“No, to be honest, not that. I have no complaint in that regard. But the misfortune that doesn’t seek me out from one side, comes from another. Since I become extremely agitated when I speak of love to a woman, I arrived at an understanding with her because a cousin of hers helped and encouraged me, knowing that my intentions wouldn’t be poorly received. I had to explain to her parents the honorable purpose of my frequent visits to the house because they told their daughter: serious matters must be handled formally. I complied with their request. When they asked me about the length of the engagement, it gave me a chill. I hadn’t thought about that. I set it at one year. I had hopes of bettering my situation, but the days and months flew by and I was continuing at the same level as far as my finances were concerned. She was as poor as I, so I couldn’t hope for anything more than my own resources. Many things could happen in six months and I asked for extra time. But what happened was that, in a very refined way, they dismissed me from the house, reminding me that I was going there to marry their daughter, and I was unable to do so. I could hardly prove myself so heartless as to take her from her home to kill her of hunger, and here you find me as single as I was born. This happened almost nine years ago. Convinced that he who was born to weep should not be tickled, I have renounced loving any woman because that is what my luck comes to, doña Munda. Believe me, I know what I’m talking about.”
Don Hermenegildo was shaken, and when he took out his handkerchief to wipe the perspiration from his brow. The señora was certain that he also furtively dried a tear that escaped from his eye.
“Come now, don Hermenegildo, I won’t tell you that you’ve been very fortunate in these things, but let’s agree that to a great extent, you yourself are to blame.”
“I to blame, my señora!”
“You. Just why haven’t you taken much of a liking toward marriage?”
“I can swear to you that there were very few men of my age more inclined to consider marriage a man’s most perfect state.”
“Well, then, the fault, in the first place, is with your timidity; then…”
“But how would you want me to fix that? I can’t help it and, in fact, it torments and weighs on me.”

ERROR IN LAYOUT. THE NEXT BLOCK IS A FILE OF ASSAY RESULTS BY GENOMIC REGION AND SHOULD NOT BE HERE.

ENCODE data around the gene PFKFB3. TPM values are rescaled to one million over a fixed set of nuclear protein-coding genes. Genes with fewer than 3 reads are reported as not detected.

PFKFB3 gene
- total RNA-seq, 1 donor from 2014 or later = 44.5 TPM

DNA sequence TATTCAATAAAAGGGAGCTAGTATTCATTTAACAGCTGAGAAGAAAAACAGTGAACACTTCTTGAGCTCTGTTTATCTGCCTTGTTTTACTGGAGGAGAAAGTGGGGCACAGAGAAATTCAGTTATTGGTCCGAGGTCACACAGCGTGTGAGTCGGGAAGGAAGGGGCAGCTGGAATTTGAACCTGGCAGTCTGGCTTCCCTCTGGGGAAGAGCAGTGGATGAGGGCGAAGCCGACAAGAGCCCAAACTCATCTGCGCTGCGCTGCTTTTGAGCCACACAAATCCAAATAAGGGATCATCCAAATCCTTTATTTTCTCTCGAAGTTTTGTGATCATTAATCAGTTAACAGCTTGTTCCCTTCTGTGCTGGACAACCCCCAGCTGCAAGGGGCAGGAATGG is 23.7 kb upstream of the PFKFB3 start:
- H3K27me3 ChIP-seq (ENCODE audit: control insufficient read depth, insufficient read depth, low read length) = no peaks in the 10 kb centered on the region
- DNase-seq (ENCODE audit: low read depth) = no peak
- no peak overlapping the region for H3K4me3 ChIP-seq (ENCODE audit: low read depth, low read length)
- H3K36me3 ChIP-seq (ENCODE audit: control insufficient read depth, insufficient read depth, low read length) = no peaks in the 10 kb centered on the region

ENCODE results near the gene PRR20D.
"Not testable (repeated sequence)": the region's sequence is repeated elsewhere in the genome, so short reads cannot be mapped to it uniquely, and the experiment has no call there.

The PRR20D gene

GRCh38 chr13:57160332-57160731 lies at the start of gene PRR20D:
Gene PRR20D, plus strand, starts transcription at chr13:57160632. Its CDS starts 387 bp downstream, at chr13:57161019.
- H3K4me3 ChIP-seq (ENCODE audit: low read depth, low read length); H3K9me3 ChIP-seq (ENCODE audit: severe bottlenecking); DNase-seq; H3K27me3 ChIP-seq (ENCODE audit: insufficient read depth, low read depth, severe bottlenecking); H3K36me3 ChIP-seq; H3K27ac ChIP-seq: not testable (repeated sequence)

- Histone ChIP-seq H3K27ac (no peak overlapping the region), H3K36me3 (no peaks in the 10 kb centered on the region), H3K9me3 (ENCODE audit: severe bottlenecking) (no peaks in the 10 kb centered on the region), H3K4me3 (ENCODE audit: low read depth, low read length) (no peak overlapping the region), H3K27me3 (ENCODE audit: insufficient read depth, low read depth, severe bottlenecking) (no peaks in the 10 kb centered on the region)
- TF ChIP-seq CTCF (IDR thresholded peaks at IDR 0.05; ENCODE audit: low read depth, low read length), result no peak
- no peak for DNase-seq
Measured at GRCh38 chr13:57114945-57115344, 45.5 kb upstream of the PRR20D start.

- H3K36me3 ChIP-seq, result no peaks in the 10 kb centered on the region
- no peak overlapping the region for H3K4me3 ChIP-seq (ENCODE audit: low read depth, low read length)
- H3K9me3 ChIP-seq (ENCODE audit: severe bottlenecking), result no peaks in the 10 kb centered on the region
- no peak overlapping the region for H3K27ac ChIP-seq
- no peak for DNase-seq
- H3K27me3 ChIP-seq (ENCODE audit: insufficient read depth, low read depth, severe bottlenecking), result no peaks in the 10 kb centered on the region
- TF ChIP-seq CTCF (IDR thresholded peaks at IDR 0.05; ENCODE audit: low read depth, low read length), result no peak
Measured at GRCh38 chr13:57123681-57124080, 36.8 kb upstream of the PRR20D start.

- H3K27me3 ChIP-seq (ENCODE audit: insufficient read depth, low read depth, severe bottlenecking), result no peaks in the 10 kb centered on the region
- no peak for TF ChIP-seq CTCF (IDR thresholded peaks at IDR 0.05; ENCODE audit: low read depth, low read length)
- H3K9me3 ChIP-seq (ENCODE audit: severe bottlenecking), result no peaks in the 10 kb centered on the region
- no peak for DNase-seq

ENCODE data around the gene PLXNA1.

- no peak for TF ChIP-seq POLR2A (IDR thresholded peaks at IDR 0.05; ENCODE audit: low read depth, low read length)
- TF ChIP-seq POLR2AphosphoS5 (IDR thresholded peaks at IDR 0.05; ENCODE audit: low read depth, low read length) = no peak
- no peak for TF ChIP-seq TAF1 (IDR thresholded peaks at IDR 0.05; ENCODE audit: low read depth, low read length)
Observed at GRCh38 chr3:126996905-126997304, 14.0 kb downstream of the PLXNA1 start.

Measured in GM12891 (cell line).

“And the last one, why didn’t you marry her? You say it’s because of your lack of resources. But although scarce, there were some, and others that God would surely have given you as he never fails those who need him. One thing that could have helped her, you would not have been so lacking in judgment as to snatch her from one poverty to place her in another. Look, perhaps that very thing would have bettered your situation, because it wouldn’t be the first time a person saves himself by paying attention to family responsibilities.”
Don Hermenegildo sat thinking about what he had just heard and, as if interrupting the train of thought that was absorbing him, he replied after a moment:
“All that is very nice, señora, but if those plans had fallen apart, what would have become of us?”
“Fine. You would have been poorer. Others have it worse.”
The señora’s words seemed to trouble her guest. She, encouraged by the apparent success she had obtained, dared to spring this question:
“And today, why don’t you get married?”
“But, señora, with the extra years that I’ve added on…”
“With those added years, you’re still not old.”
“And with such a low salary, I’d be crazy to think about that.”
“Come on. Cheer up and look for a girlfriend and I promise you that Felipe will help me see to it that you improve your possibilities.”
Her husband, who was just then arriving and who heard his name mentioned, asked:
“What’s this about? How are you, don Hermenegildo? A very good evening to you.”
“And to you, sir. How has your day been? You must be tired from all your business affairs.”
“The usual. The heat is what tires me more than anything. Today at noon, I felt a headache coming on.”
“You don’t say!” exclaimed the good gentleman with heightened interest. “And what did you take to get rid of it?”
“Nothing,” responded don Felipe as he came in to take a seat. “It left the same way it came. So then, what were you talking about?”
“I’m encouraging don Hermenegildo to get married. I’ve promised him that we’ll help him better his situation, and even, if he wants, be the godparents.”
“With much pleasure,” agreed the licenciado, seating himself in the chair and pushing it toward the wall to turn it sideways.
They went on talking about a variety of things and a little later the bachelor bade them farewell, wishing the entire family a good night, that the licenciado’s headache wouldn’t return and prescribing, in case it should, sweet marigold leaves.